Aspen school employees feel compounding stress of staffing shortage |

Aspen school employees feel compounding stress of staffing shortage

A large substitute pool doesn’t translate to equally widespread classroom coverage

A sign hangs over the Aspen High School gymnasium on Monday, Aug. 23, 2021. (Kelsey Brunner/The Aspen Times)

Facing a dire need for classroom coverage and an insufficient number of substitutes during a surge of COVID-19 cases, many Aspen School District employees are taking on additional work to fill the gaps and ensure that schools stay open.

That’s “the reality of the situation in the buildings,” Aspen High School history teacher and academic coordinator Tameira Wilson said Wednesday during public comment at a Board of Education meeting.

“It is really the teachers and building admin and district admin that are carrying us through this because they are working extra, they are covering other people’s classes in order to make sure that we stay open,” Wilson said.

Wilson’s said her comments were in response to human resources director Amy Littlejohn’s assessment last week that the district had a “healthy” pool of substitute teachers. Wilson said she found that was not the case, given that so many teachers and staff are stretching to cover classes where substitute vacancies haven’t been filled.

Littlejohn stands by her assessment of a “healthy” substitute pool because there are 80 active substitutes on the roster, she wrote in a series of emails responding to a request for clarification from The Aspen Times after the public comment section of the Board of Education meeting.

There are, however, some caveats that explain why that hasn’t translated to equally healthy classroom coverage, she wrote.

Many substitutes on the roster are only available between one and five days per month, and there are far fewer substitutes picking up jobs at the high school than those picking up jobs in the elementary and middle schools, Littlejohn wrote.

In the first two weeks of January at the high school, just 25% of short-term vacancies — 23 jobs out of 94 openings — were filled by a substitute teacher, leaving 71 unfilled positions to be covered internally, according to data Littlejohn provided Wednesday.

The elementary school and middle school also are struggling, with a fill rate around 58% for early January at both schools. The elementary school filled 46 jobs out of 79 openings with substitutes and the middle school filled 38 jobs out of 66 openings with substitutes as of Wednesday.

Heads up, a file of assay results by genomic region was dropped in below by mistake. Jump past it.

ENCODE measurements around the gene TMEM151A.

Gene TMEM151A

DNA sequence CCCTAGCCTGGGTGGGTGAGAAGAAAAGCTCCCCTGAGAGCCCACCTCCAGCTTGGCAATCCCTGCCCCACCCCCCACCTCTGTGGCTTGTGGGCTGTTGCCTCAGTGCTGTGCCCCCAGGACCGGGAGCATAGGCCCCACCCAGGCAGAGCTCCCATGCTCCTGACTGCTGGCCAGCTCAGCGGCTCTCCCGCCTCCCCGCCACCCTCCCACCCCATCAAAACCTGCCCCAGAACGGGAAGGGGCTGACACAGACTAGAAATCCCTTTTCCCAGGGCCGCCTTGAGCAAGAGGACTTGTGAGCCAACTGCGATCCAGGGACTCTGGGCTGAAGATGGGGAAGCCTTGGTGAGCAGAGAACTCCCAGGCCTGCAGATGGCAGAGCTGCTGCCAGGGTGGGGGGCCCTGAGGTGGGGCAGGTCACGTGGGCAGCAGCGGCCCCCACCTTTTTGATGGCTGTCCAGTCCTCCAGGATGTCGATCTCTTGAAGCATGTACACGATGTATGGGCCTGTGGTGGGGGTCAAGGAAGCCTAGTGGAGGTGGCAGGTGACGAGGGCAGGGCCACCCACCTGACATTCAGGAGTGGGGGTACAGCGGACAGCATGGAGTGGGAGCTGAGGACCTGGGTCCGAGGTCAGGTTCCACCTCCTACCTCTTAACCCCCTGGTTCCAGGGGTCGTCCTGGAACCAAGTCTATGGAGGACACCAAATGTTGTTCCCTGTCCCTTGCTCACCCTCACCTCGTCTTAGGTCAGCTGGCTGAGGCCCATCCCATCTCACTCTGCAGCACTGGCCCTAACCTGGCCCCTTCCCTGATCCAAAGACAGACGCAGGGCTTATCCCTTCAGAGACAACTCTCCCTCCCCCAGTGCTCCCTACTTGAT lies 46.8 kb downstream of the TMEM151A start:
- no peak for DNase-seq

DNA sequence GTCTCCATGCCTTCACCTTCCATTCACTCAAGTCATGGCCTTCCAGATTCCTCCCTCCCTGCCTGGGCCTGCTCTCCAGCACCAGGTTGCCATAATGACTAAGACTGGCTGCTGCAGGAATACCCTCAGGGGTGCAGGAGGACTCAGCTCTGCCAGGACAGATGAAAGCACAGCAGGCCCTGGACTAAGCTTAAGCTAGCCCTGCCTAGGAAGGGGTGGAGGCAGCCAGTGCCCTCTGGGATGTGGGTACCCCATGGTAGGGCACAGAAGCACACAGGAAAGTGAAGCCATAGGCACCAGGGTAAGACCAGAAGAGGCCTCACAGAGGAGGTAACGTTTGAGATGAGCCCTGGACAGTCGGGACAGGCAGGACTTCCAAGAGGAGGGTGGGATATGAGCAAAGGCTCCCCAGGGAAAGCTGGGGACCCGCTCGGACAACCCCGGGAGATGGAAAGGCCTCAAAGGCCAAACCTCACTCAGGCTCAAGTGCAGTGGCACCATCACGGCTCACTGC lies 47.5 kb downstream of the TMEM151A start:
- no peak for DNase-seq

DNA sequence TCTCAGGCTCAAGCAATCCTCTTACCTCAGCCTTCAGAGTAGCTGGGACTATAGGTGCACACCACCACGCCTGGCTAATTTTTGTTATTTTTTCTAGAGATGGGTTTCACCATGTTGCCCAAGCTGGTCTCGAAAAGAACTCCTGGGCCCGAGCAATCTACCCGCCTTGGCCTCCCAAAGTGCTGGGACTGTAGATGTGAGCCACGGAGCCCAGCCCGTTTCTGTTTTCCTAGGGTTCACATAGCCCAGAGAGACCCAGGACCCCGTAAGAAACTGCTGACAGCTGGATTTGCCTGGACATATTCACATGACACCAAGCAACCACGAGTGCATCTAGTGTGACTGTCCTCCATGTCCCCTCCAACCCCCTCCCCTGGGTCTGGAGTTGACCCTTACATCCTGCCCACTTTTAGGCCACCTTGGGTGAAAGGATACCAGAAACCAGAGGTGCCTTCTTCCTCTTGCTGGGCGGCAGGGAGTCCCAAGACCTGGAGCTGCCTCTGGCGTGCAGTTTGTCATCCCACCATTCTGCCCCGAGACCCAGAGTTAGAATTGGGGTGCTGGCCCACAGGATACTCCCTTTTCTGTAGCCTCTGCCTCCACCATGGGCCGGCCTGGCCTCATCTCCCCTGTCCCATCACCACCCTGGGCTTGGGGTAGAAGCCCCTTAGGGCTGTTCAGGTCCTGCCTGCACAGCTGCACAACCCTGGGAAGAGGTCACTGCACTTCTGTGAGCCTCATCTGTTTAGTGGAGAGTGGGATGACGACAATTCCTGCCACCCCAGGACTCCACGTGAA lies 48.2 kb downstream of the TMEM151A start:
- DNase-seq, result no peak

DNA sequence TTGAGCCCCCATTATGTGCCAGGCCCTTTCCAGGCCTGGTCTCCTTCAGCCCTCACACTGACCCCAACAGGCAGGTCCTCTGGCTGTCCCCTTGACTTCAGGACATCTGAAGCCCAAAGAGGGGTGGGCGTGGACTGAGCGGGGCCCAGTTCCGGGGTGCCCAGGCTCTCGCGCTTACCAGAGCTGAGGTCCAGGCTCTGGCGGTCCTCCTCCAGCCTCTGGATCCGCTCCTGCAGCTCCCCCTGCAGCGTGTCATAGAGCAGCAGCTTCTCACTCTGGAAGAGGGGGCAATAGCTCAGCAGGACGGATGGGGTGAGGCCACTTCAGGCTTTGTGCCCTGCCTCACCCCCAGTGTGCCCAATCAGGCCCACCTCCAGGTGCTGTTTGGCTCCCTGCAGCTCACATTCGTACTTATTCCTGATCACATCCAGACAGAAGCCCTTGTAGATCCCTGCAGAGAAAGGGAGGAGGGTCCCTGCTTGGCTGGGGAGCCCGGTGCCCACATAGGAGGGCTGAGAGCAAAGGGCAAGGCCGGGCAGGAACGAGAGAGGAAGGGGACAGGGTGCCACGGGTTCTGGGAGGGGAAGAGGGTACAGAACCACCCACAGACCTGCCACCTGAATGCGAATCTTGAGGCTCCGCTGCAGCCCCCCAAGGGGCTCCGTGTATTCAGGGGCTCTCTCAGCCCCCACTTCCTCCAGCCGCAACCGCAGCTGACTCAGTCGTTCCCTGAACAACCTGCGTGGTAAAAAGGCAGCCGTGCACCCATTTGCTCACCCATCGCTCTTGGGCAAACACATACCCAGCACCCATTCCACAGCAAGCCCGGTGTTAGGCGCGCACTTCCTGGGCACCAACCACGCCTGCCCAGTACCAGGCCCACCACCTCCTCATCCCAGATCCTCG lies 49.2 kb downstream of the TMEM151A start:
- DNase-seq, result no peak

(A job represents a single vacancy on a single given day: one teacher out for five days would result in five different jobs in the data count. Five teachers, each out for one single day, would also count as five different vacancies.)

That left a lot of classrooms in need of coverage in order to kick off 2022 with in-person learning: 71 unfilled jobs in the high school, 28 in the middle school and 33 in the elementary school.

November and December data also shows a need for more substitutes, though the fill rate was higher overall. The elementary school filled 79% of substitute jobs in both November and December; the middle school filled 77% of jobs in November and 66% in December; the high school filled 53% of jobs in November and 63% in December.

The district has been able to keep the doors open amid a “staggering” need for staff because the positions “were covered internally by staff members” who sacrificed planning periods or stepped into unfamiliar roles to ensure classes could continue in person, Assistant Superintendent Tharyn Mulberry said Thursday in a phone call.

“I just want to just really commend everybody on the work they did to (get) that (coverage). … We wouldn’t be able to keep open if people hadn’t cooperated,” Mulberry said. “So (I’m) just so proud of the staff, and it’s — they’re certainly tired.”

The latest shortages have added even more strain to a year already made challenging by the ongoing COVID-19 pandemic, according to Marnie White, an Aspen Elementary School music teacher who is part of the leadership team of the Aspen Education Association teachers union.

“Our staff is overworked and is fast approaching burnout. … It’s hard for everybody, because nobody wants to say no, because they all know how hard everybody is working,” White said.

“Everybody is just so beyond stressed.”

The association is encouraging staff to take some time for their mental and physical well-being but also recognizes that doing so is easier said than done. Community support is crucial, White said.

“We need everybody’s support, we need everybody to come together to have some additional understanding … that this is a really hard time, and that everybody is doing the best that they can, and for parents to have understanding, extra understanding of that, and that we’re going to be needing additional support materially down the road,” White said.

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